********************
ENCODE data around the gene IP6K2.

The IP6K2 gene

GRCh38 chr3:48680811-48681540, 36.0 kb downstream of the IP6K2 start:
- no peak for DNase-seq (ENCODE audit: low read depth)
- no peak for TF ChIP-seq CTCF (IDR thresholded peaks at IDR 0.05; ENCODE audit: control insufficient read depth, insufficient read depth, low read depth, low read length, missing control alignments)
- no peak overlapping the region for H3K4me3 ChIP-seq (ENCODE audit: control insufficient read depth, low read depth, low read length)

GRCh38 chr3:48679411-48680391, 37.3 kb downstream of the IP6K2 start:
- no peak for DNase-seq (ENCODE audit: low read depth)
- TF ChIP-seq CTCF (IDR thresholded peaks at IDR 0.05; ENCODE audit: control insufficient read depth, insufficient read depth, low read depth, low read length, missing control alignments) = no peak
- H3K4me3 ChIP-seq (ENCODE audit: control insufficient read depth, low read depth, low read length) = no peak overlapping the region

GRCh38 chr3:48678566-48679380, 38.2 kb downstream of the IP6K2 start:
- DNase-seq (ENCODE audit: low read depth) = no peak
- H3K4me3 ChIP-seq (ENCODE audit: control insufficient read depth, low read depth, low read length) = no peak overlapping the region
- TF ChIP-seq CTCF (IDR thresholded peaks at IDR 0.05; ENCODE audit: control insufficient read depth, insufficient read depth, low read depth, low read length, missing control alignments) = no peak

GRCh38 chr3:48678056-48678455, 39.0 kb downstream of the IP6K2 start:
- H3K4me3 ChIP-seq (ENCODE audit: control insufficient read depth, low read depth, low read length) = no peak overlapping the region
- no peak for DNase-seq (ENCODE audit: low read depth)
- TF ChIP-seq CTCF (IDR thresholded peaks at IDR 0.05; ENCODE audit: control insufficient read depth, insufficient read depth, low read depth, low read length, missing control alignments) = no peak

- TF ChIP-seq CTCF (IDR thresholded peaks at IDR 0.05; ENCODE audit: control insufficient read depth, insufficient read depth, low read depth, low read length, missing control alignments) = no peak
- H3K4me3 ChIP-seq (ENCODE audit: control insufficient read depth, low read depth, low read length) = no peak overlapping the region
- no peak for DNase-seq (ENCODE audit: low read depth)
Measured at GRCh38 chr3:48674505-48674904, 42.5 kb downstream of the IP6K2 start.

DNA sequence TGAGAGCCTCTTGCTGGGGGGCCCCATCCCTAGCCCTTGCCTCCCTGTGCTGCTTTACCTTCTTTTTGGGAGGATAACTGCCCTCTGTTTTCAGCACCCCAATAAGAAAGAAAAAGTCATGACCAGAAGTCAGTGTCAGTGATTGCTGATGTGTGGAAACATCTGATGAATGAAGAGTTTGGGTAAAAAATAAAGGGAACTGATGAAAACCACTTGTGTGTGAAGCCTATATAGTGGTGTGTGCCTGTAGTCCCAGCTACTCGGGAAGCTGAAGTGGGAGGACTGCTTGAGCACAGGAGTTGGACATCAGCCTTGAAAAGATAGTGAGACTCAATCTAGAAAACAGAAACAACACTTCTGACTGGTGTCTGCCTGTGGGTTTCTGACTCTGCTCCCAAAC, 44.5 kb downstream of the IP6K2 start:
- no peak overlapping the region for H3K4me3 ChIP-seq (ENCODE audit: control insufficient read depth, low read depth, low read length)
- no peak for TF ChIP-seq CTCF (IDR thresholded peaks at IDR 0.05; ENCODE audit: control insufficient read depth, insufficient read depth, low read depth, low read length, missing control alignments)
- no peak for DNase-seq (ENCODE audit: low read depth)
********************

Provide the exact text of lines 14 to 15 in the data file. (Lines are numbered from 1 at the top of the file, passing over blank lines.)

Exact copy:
- TF ChIP-seq CTCF (IDR thresholded peaks at IDR 0.05; ENCODE audit: control insufficient read depth, insufficient read depth, low read depth, low read length, missing control alignments) = no peak

GRCh38 chr3:48678056-48678455, 39.0 kb downstream of the IP6K2 start: